The workshop, that will take place at the Haus Der Kulturen der Welt, is centred on practices and conceptualization of common spaces in the Arab World. It will take the form of discussions around the idea of common space including and beyond the places of the Arab Revolts. There will be the participation of young collective, theoreticians, activists, artists and academics. The participants, some invited and some nominated through an open call, will come from the Mediterranean countries. In order to aloud lively and informal discussions, part of the conversations will take place in private and public spaces in Berlin, involving more directly its inhabitants and engage with local community.


Please submit an abstract not exceeding 500 words (1 page), explaining with what ideas, topics and projects you would like to contribute to the workshop, together with your CV to project assistant Fabian Ledwon, Ledwon@hkw.de by August 17, 2013.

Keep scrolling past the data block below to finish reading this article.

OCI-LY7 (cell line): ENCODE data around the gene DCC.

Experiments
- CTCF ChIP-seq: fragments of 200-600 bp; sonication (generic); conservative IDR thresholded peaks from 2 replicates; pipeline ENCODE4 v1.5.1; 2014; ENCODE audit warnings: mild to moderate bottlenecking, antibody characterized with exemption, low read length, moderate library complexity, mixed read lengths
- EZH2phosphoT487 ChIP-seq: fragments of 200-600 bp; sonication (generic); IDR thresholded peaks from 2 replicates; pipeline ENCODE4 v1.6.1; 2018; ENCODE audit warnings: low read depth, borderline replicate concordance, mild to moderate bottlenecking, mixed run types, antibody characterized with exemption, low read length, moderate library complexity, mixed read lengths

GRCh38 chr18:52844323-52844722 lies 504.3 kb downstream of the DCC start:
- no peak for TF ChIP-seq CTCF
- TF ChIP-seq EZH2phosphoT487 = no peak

Selected participants will be granted the journey to Berlin and accommodation in Berlin for the duration of the workshop and the symposium. All travel arrangements will be organized by HKW.
Haus der Kulturen der Welt John-Foster-Dulles-Allee 10 10557 Berlin – Germany
Tel: +49 (0)30 39 787 0
Supported by the German Federal Foreign Office and Goethe-Institut as part of the German- Egyptian and German-Tunisian Transformation Partnership.

Call for Participation_Workshop Al-Masha or the Space of the Common_30.10.-1.11.2013_HKW

The Life of Forms. Johannesburg Workshop in Theory and Criticism